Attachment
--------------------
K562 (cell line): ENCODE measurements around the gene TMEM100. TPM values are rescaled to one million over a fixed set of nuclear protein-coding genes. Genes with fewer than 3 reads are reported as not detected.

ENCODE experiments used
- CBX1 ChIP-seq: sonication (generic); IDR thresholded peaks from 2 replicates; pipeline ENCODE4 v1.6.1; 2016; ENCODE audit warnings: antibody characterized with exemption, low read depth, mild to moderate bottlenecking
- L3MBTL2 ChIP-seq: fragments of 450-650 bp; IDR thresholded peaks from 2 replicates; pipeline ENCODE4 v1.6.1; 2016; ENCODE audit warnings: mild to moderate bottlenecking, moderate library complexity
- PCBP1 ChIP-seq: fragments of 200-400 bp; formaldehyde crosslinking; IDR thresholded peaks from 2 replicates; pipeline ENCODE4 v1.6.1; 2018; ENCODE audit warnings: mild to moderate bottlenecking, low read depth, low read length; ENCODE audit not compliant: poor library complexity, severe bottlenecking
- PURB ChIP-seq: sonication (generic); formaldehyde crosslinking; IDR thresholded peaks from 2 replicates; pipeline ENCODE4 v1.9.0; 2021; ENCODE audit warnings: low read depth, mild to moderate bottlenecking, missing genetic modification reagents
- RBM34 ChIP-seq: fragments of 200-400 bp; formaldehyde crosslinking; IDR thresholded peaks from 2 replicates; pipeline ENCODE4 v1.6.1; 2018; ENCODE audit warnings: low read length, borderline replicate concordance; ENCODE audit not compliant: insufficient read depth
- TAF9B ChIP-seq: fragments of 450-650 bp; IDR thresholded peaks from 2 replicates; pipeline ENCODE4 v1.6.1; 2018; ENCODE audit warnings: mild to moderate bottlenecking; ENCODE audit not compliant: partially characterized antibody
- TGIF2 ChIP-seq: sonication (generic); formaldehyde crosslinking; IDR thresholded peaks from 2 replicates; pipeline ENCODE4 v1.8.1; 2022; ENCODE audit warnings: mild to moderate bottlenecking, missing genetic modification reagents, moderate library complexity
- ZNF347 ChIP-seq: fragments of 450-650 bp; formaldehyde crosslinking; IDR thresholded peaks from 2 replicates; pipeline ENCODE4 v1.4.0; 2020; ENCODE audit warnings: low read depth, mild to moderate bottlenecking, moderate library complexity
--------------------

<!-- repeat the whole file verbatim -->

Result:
K562 (cell line): ENCODE measurements around the gene TMEM100. TPM values are rescaled to one million over a fixed set of nuclear protein-coding genes. Genes with fewer than 3 reads are reported as not detected.

ENCODE experiments used
- CBX1 ChIP-seq: sonication (generic); IDR thresholded peaks from 2 replicates; pipeline ENCODE4 v1.6.1; 2016; ENCODE audit warnings: antibody characterized with exemption, low read depth, mild to moderate bottlenecking
- L3MBTL2 ChIP-seq: fragments of 450-650 bp; IDR thresholded peaks from 2 replicates; pipeline ENCODE4 v1.6.1; 2016; ENCODE audit warnings: mild to moderate bottlenecking, moderate library complexity
- PCBP1 ChIP-seq: fragments of 200-400 bp; formaldehyde crosslinking; IDR thresholded peaks from 2 replicates; pipeline ENCODE4 v1.6.1; 2018; ENCODE audit warnings: mild to moderate bottlenecking, low read depth, low read length; ENCODE audit not compliant: poor library complexity, severe bottlenecking
- PURB ChIP-seq: sonication (generic); formaldehyde crosslinking; IDR thresholded peaks from 2 replicates; pipeline ENCODE4 v1.9.0; 2021; ENCODE audit warnings: low read depth, mild to moderate bottlenecking, missing genetic modification reagents
- RBM34 ChIP-seq: fragments of 200-400 bp; formaldehyde crosslinking; IDR thresholded peaks from 2 replicates; pipeline ENCODE4 v1.6.1; 2018; ENCODE audit warnings: low read length, borderline replicate concordance; ENCODE audit not compliant: insufficient read depth
- TAF9B ChIP-seq: fragments of 450-650 bp; IDR thresholded peaks from 2 replicates; pipeline ENCODE4 v1.6.1; 2018; ENCODE audit warnings: mild to moderate bottlenecking; ENCODE audit not compliant: partially characterized antibody
- TGIF2 ChIP-seq: sonication (generic); formaldehyde crosslinking; IDR thresholded peaks from 2 replicates; pipeline ENCODE4 v1.8.1; 2022; ENCODE audit warnings: mild to moderate bottlenecking, missing genetic modification reagents, moderate library complexity
- ZNF347 ChIP-seq: fragments of 450-650 bp; formaldehyde crosslinking; IDR thresholded peaks from 2 replicates; pipeline ENCODE4 v1.4.0; 2020; ENCODE audit warnings: low read depth, mild to moderate bottlenecking, moderate library complexity